In his article Hungarian Peasant Music, Béla Bartók writes:1
Among the melodies employed by Liszt in his Hungarian Rhapsodies, and by Brahms in his Hungarian Dances, there are scarcely four or five genuine peasant melodies, and
even these appear in a much distorted, "Gypsy-like" form. All the remainder are art-
melodies in folk-music style. For the programs of the Gypsy musicians are made up
chiefly of such melodies, sparsely interspersed with real peasant tunes; these musicians
adapt both sorts of melodies to their own taste. For instance, they imported the step
of an augmented second (with which we are familiar in the so-called "Hungarian scale,"
but which is never found in the Hungarian peasant melodies) from the melodies) from the Balkans, or still further away, into the Hungarian art-music in folk-music style.2
Further on, Bartók gives two examples.
T: From "Hungarian Peasant Music" by Béla Bartók
GGgg | ga g2 | f2 fg"//"x | aaag | de f2 | d2 dd"//"x | gccc | cd c2 | B2 Bc"//"x | dddc | GA B2 | G2 GG || &
cBcd | e2 d2 | gg f2"//"x | cBcd | e2 d2 | cc B2"//"x | GAGF | G2 F2 | dc B2"//"x | GAGF | G2 c2 | GG G2 ||
These two airs were utilized in Liszt's Thirteenth Hungarian
Rhapsody; No. 11 is the first theme of the Allegro section, much
distorted by graces and figurations in Gypsy style. (On closer
scrutiny of these figurations it is evident that their origin can be
traced to the West-European art-music of the eighteenth century.)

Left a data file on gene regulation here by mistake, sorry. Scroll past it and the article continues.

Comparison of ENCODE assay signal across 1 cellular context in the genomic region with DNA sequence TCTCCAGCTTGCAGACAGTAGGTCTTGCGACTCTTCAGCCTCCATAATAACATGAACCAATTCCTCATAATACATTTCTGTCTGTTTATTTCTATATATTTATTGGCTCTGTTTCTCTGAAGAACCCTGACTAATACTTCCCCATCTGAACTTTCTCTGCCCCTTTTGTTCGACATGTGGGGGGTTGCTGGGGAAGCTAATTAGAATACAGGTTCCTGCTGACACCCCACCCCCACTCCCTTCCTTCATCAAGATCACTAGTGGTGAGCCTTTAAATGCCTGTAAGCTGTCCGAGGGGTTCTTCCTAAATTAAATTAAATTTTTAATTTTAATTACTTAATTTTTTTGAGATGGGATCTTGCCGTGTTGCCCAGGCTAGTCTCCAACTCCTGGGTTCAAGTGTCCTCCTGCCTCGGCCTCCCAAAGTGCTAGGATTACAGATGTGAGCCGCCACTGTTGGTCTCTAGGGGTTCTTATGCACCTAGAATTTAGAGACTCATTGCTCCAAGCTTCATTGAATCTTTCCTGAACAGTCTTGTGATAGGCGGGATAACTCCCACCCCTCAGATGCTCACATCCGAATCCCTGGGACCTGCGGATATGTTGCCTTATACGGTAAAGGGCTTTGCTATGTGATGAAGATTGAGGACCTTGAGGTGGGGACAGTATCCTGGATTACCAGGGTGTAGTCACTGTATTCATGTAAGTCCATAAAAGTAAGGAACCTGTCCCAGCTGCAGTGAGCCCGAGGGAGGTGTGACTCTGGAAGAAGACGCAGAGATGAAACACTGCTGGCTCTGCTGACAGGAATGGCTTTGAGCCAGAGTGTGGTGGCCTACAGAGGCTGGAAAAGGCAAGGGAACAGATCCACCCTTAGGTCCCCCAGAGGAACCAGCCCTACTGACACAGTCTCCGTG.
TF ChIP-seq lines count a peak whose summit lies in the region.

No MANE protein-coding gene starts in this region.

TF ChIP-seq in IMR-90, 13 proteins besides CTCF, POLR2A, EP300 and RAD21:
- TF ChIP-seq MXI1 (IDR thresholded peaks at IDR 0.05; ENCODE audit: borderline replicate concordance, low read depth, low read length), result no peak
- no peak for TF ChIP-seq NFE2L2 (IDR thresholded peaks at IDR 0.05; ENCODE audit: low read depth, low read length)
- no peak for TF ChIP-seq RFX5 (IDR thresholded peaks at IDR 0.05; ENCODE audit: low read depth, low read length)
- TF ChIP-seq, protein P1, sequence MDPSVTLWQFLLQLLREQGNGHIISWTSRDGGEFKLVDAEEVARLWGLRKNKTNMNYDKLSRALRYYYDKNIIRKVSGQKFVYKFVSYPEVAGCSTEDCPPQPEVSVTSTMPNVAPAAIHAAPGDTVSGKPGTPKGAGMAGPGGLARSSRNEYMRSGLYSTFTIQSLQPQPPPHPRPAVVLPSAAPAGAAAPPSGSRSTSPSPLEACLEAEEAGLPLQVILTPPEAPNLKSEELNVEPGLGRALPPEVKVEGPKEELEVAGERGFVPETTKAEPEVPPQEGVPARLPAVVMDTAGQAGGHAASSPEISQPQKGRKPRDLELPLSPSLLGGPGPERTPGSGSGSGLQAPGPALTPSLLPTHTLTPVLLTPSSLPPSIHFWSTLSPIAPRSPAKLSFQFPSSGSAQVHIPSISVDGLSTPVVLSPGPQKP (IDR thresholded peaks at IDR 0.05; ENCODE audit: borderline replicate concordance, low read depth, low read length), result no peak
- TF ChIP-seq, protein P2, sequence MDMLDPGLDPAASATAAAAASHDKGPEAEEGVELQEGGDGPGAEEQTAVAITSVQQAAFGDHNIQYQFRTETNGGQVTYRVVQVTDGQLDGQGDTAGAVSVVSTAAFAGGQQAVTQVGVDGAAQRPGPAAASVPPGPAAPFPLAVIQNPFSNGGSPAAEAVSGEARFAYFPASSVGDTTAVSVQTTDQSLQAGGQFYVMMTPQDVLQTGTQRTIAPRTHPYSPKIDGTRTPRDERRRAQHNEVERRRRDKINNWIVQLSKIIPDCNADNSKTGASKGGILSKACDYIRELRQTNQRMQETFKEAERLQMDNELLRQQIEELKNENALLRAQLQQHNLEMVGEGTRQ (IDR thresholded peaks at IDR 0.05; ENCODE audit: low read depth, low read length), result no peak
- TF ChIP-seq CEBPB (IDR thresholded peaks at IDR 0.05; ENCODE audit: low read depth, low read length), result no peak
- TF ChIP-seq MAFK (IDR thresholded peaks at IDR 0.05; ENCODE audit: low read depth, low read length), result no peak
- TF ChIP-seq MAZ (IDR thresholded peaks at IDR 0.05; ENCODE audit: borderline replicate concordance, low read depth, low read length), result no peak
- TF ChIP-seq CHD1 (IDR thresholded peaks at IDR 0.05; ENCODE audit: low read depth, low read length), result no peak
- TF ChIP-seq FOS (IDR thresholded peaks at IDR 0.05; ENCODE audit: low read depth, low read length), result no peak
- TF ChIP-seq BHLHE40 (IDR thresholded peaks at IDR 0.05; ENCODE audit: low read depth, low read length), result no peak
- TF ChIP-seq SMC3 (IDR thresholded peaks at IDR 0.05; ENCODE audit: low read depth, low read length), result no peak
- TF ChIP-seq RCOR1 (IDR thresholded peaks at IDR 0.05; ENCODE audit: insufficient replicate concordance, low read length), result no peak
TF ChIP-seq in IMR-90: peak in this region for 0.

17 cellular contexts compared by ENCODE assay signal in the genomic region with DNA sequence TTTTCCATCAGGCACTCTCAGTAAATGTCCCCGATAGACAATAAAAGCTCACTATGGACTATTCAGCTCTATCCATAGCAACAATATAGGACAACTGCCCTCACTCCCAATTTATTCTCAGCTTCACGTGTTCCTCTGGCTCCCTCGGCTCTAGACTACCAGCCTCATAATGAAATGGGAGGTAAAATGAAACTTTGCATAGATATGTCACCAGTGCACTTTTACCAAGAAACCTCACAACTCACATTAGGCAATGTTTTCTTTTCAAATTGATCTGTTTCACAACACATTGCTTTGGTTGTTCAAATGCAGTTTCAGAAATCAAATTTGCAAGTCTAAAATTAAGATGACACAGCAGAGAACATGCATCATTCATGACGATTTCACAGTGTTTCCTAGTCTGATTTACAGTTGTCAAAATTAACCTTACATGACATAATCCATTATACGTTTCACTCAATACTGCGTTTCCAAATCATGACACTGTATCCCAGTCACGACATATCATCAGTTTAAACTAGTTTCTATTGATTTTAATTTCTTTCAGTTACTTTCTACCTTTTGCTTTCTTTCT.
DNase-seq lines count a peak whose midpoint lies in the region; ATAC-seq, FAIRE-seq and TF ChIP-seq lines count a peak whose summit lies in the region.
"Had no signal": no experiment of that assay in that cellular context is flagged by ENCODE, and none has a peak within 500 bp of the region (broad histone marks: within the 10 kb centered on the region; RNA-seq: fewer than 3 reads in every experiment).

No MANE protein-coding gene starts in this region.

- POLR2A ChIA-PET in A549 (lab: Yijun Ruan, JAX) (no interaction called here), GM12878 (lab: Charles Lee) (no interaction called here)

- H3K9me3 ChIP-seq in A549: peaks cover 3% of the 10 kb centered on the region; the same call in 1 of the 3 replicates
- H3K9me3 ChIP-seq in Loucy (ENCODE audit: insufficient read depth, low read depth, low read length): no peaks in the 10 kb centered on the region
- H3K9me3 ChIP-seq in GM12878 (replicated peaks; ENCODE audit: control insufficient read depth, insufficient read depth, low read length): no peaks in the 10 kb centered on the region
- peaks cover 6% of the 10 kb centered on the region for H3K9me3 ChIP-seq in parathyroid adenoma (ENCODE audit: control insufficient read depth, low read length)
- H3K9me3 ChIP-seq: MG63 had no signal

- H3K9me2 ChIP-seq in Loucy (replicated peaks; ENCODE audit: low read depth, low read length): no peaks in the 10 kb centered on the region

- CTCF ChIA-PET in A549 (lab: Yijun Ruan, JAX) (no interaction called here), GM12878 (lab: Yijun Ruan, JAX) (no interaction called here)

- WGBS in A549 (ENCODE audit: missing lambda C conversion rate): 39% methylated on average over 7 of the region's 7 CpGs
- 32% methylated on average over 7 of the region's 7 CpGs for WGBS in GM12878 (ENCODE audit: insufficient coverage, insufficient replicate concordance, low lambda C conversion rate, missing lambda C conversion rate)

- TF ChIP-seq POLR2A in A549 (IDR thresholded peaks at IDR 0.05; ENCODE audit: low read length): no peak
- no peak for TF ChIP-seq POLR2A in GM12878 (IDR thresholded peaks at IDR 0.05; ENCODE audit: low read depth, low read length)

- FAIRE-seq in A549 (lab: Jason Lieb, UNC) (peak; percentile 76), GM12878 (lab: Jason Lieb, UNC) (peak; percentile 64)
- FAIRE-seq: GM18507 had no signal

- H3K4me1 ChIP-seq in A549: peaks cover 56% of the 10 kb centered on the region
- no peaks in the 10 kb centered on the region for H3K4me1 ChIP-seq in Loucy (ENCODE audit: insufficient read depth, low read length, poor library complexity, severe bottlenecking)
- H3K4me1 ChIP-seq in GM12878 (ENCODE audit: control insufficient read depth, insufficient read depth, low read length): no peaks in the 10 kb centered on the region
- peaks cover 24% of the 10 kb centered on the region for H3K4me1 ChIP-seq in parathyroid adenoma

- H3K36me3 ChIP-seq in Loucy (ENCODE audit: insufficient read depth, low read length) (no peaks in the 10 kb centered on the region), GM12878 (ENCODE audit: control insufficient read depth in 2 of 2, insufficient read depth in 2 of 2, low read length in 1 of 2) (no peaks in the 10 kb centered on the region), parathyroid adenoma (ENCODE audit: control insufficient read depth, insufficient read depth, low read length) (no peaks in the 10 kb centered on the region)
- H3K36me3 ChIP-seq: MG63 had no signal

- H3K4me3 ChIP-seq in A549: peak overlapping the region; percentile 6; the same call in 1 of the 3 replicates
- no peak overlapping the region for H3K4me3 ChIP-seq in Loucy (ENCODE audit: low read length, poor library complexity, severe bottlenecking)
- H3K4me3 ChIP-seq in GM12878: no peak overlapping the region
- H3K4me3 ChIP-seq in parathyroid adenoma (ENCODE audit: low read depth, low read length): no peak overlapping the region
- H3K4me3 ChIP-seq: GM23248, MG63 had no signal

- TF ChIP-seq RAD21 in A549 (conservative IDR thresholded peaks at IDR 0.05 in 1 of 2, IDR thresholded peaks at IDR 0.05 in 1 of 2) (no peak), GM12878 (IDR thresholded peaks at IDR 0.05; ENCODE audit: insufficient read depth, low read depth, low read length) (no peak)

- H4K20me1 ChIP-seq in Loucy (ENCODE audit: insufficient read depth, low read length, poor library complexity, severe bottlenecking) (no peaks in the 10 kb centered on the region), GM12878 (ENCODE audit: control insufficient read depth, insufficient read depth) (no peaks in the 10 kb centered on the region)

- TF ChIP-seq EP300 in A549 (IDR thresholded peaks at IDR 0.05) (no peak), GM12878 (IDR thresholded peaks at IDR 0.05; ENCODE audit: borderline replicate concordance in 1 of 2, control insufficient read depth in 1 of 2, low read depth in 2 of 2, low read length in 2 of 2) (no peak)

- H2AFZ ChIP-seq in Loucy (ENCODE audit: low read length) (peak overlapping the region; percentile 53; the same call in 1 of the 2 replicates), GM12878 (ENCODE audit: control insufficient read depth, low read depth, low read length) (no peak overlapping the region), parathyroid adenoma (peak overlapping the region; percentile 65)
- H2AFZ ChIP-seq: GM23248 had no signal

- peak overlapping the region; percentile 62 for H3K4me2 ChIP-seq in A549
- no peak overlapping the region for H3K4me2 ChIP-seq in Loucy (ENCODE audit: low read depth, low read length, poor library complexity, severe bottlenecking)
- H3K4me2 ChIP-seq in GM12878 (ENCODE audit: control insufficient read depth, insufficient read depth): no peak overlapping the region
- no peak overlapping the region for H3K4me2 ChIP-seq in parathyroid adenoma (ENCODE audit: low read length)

No. 12 is the second theme of the Allegro section; in the Liszt
melody, the close, in particular, shows a deviation from the
original peasant form; it closes a third lower than our example.3
On the other hand, in "A study of Franz Liszt’s Hungarian Rhapsodies"4, Dana Charlene Francey writes:
The second chapter of the thesis will describe the relationship of the Hungarian Rhapsodies with the original collections of Hungarian folk tunes on which they are based (Macwar Dallok and Macwar Rhapszodiák pieces), and subsequently will use the relationship with this pre-existing material as the foundation for grouping them into categories, e.g., Hungarian Rhapsody Nos. 1-2 (based on folk tunes not found in the Magyar collection); Hungarian Rhapsody Nos. 3-15 (based on folk tunes found in the Magyar collection); Hungarian Rhapsody Nos. 16-18 (not based on any pre—existing material —- all original works); and Hungarian Rhapsody No. 19 (based entirely on Csárdás nobles by Abrányi, an Hungarian composer).5
The dissertation gives an extensive analysis of the source material for the Hungarian Rhapsodies.
1Bartók, Béla (trans. Theodore Baker). "Hungarian Peasant Music." The Musical Quarterly 19, no. 3 (1933): 267-87. Accessed September 21, 2020. http://www.jstor.org/stable/739077.
4Francey, Dana Charlene. 1992. “A Study of Franz Liszt’s Hungarian Rhapsodies.” Retrospective Theses and Dissertations, 1919-2007. T, University of British Columbia. doi:http://dx.doi.org/10.14288/1.0086785.